Archive for the ‘Lifestyle’ Category

Coun­try liv­ing can be ele­gant. P. Allen Smith’s Moss Moun­tain Farm is a per­fect example.

Back in May I was sur­prised and pleased to be invited to join a bunch of other blog­gers to visit P. Allen Smith’s Moss Moun­tain Farm in Lit­tle Rock, Arkansas, for Garden2Blog13. Even if you don’t rec­og­nize his name, you prob­a­bly rec­og­nize his face. P. Allen Smith is the gently-Southern-accented spokesper­son for Proven Win­ners plants, is a tele­vi­sion gar­den celebrity and has a whole slew of books on food and gardening.

A grand old oak tree dominates the entrance to P Allen Smith's Moss Mountain Farm home, Little Rock, Arkansas

A grand old oak tree dom­i­nates the entrance to P Allen Smith’s Moss Moun­tain Farm home, Lit­tle Rock, Arkansas.

Smith’s Moss Moun­tain Farm is about a 45 minute drive from Lit­tle Rock. Although not a pub­lic space—after all, it is his home—even the aver­age Joe can tour the farm with reser­va­tions and a paid ticket. Smith and his highly pro­fes­sional staff do such a vol­ume of tour busi­ness that they have built pub­lic restrooms and opened a gift shop. Still, we were wel­come to wan­der not just the gar­dens, but also his ele­gant home.

Robin Ripley and P. Allen Smith

Robin Rip­ley and P. Allen Smith

The Greek Revival house at Moss Moun­tain Farm looks as if it has been there for decades. In fact, it was built just built less than five years ago but with the ben­e­fit of metic­u­lous research into his­toric houses. Like many older houses, the house looks as if it has been expanded here and there over the years. Even the exte­rior patina of the paint is art­fully aged and chipped to resem­ble a his­toric home. (I’ll share some pho­tos of inside the home in a sep­a­rate post.)

Coral red chairs make an accent statement on the front porch of P. Allen Smith's Moss Mountain Farm home.

Coral red chairs make an accent state­ment on the front porch of P. Allen Smith’s Moss Moun­tain Farm home.

Aside from enjoy­ing wan­der­ing through the orna­men­tal and veg­etable gar­dens I par­tic­u­larly appre­ci­ated the intel­li­gent and inter­est­ing pre­sen­ta­tions from Jobe’s Organ­ics fer­til­iz­ers and Star Roses and Plants. There was a cool hands-on demon­stra­tion from Troy-Bilt of their lawn care prod­ucts. (I’m still dis­ap­pointed I didn’t win the big prize of that one). Bon­nie Plants, which I didn’t real­ize I have been buy­ing for years, gave a fun pre­sen­ta­tion. And Laguna Ponds pro­vided a multi-part, step-by-step demon­stra­tion of how to build a pond.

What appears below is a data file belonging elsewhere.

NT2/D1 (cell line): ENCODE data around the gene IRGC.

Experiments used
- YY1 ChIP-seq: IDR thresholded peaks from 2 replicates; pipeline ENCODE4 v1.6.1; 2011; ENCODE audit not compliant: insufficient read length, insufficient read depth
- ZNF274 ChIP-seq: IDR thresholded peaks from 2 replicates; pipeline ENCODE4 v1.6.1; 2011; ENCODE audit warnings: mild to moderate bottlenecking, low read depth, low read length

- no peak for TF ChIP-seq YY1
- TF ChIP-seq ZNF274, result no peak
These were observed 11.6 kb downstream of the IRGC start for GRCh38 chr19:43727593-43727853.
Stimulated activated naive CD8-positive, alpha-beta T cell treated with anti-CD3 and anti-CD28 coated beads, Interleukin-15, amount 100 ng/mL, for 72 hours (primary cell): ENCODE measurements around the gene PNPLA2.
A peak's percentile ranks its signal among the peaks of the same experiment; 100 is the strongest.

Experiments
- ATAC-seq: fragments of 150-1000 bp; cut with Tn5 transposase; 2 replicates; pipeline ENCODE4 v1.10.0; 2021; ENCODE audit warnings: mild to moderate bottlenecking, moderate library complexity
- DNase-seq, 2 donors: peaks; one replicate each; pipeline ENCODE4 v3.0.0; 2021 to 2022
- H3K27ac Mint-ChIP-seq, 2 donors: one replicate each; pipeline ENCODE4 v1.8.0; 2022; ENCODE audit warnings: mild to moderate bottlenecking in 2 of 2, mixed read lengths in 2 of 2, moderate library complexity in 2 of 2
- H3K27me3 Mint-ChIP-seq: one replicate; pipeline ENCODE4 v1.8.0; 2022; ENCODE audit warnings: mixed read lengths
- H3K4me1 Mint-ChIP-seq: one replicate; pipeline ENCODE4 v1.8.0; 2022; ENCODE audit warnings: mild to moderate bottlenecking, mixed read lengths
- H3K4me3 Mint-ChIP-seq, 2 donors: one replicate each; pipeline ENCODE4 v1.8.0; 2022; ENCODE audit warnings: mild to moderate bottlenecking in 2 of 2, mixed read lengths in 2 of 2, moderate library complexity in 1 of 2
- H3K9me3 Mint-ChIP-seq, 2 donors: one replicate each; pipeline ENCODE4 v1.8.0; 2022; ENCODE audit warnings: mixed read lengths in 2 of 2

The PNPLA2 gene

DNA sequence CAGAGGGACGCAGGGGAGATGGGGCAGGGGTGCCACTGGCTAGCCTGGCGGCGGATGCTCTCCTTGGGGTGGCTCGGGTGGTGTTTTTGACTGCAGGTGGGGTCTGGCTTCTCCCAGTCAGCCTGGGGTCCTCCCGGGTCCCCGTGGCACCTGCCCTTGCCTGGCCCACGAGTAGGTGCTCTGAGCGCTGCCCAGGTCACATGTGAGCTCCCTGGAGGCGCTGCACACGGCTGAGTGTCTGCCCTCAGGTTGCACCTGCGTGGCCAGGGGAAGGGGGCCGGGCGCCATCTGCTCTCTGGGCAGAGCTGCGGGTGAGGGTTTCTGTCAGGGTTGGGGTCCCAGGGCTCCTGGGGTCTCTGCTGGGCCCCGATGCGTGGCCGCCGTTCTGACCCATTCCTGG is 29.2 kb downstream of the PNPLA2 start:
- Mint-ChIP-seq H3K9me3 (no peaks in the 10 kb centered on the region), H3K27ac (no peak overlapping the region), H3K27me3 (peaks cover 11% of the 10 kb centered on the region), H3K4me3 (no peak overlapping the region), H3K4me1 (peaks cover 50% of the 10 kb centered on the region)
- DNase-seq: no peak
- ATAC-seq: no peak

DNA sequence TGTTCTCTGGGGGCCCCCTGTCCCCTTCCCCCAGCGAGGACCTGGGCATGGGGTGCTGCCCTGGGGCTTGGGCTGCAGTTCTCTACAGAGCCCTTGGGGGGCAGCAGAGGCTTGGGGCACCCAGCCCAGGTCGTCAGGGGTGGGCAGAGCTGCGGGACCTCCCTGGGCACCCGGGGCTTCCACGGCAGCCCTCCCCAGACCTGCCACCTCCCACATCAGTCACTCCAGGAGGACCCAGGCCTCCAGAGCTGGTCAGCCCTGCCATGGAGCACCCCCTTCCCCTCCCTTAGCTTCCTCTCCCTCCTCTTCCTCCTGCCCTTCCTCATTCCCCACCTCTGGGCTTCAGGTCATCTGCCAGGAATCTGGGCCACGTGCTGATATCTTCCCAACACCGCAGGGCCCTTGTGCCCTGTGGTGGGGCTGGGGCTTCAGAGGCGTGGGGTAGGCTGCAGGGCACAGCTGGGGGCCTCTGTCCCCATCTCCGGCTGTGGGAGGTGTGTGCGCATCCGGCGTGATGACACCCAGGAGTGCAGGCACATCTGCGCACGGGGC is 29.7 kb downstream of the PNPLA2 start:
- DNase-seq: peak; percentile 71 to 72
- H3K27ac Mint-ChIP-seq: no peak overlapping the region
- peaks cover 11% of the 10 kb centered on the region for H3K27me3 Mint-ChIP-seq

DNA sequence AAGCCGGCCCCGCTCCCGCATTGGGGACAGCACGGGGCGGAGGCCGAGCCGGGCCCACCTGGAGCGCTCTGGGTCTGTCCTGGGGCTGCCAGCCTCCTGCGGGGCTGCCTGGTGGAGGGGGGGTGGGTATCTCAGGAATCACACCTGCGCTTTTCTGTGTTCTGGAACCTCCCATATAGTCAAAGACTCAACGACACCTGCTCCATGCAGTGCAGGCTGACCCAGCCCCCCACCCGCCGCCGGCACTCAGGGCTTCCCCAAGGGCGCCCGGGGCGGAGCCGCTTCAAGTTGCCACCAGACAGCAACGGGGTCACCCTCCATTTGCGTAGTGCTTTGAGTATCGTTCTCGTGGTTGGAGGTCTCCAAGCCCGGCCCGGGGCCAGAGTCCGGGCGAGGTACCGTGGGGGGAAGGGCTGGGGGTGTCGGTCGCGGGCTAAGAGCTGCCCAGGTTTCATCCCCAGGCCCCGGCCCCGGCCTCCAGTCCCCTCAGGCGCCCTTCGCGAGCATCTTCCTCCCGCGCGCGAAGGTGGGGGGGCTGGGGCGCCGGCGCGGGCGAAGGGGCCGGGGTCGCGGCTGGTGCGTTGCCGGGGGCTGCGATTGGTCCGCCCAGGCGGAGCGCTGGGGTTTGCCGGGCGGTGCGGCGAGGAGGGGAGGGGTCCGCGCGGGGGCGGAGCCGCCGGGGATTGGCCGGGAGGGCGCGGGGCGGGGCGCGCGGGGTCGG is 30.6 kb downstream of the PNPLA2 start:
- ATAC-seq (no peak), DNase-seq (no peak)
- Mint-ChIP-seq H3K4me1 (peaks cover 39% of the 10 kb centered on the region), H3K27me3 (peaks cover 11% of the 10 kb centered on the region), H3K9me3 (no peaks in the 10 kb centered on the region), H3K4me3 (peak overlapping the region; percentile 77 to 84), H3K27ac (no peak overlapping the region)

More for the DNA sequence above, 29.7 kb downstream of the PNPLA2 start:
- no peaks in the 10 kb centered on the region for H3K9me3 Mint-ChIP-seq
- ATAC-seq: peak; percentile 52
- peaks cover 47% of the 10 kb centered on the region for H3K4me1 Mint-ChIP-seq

A view from the gardens of P. Allen Smith's Moss Mountain Farm home

A view from the gar­dens of P. Allen Smith’s Moss Moun­tain Farm home

I have lots of pho­tos to share of inside his ele­gant home and, of course, the gar­dens. Come back again to see more.

View of the Arkansas River Valley from Moss Mountain Farm

View of the Arkansas River Val­ley from Moss Moun­tain Farm


Update: Tour the inte­rior of P. Allen Smith’s home here.



I had vis­i­tors to my potager gar­den in early June. As they wan­dered around, one of the men turned and asked, “Just how much time do you spend gardening?”

Gate to Potager June 2013

Part of me started to panic that per­haps he thought I should spend a bit more time weed­ing and tidy­ing. Then I remem­bered that these folks weren’t gar­den­ers, so his ques­tion was most likely amazed curiosity—something akin to my ask­ing my neigh­bor with more than 20 cats how many cats she has.

Potager June 2013 3

Now, to be fair, I don’t spend nearly as much time gar­den­ing as some peo­ple I know. My friend at Faire­gar­den is out scram­bling around early in the orn­ing every day of every month of every year. She, like Gail at Clay and Lime­stone, even don head-to-toe cloth­ing and net­ting to pro­tect them­selves from the tiger mos­qui­toes in Ten­nessee. And then there’s Layanee’s Rhode Island gar­den at Ledge and Gar­dens—a place so beau­ti­ful she must spend hours and hours keep­ing it just so.

But I do spend a fair amount of time out there gardening.

This year for the first year since we moved here that most of my time hasn’t been spent water­ing and weed­ing. Nature has favored us with reg­u­lar rain and some beds have filled in so that weeds have no place to take hold. I have spent much more time plan­ning and plant­ing, mov­ing plants to new loca­tions and even just walk­ing around and think­ing about things.

Potager June 2013

Although I enjoy the whole process of gar­den­ing, from the dig­ging to the haul­ing to the plant shop­ping (yippee!), I admit that the best of the best is wan­der­ing around and just look­ing at things grow. I never, ever tire of watch­ing how the gar­den changes from day to day and even from hour to hour as the sun moves across the sky. I am amazed at the vari­ety (and quan­tity) of the but­ter­flies and bugs that make their home here. I am grate­ful for hav­ing a sense of smell so that I can appre­ci­ate the gar­den with that sense as well. Hon­ey­suckle, roses, jas­mine and cut hay com­bine to make the air bet­ter than any bot­tled con­coc­tion on sale at Nordstrom.

Potager June 2013 2

So when that fel­low asked me how much time I spend gar­den­ing, my response was sim­ple. “Not nearly enough.”



Garden and food writer Robin Ripley is co-author of Grocery Gardening. Her new book, Wisdom for Home Preservers, is now available from Taunton Press. Bumblebee is about her life in rural Maryland, her garden, cooking, dogs and pet chickens. She also blogs about food and chickens at Eggs & Chickens. Follow her on Twitter, Pinterest and Facebook. Thank you for visiting.


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